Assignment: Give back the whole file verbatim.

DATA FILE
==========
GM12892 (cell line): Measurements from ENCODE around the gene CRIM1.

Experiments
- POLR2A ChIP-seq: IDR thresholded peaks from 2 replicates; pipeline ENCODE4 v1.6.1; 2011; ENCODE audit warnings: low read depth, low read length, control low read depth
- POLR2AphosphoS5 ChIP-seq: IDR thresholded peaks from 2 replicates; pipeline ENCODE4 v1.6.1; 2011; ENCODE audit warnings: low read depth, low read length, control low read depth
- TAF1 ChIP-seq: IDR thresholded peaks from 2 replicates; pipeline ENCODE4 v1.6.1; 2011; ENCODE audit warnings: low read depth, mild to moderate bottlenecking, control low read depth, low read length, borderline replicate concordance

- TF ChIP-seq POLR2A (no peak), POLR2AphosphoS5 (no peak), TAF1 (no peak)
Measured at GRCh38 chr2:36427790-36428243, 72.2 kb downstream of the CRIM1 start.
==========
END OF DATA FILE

GM12892 (cell line): Measurements from ENCODE around the gene CRIM1.

Experiments
- POLR2A ChIP-seq: IDR thresholded peaks from 2 replicates; pipeline ENCODE4 v1.6.1; 2011; ENCODE audit warnings: low read depth, low read length, control low read depth
- POLR2AphosphoS5 ChIP-seq: IDR thresholded peaks from 2 replicates; pipeline ENCODE4 v1.6.1; 2011; ENCODE audit warnings: low read depth, low read length, control low read depth
- TAF1 ChIP-seq: IDR thresholded peaks from 2 replicates; pipeline ENCODE4 v1.6.1; 2011; ENCODE audit warnings: low read depth, mild to moderate bottlenecking, control low read depth, low read length, borderline replicate concordance

- TF ChIP-seq POLR2A (no peak), POLR2AphosphoS5 (no peak), TAF1 (no peak)
Measured at GRCh38 chr2:36427790-36428243, 72.2 kb downstream of the CRIM1 start.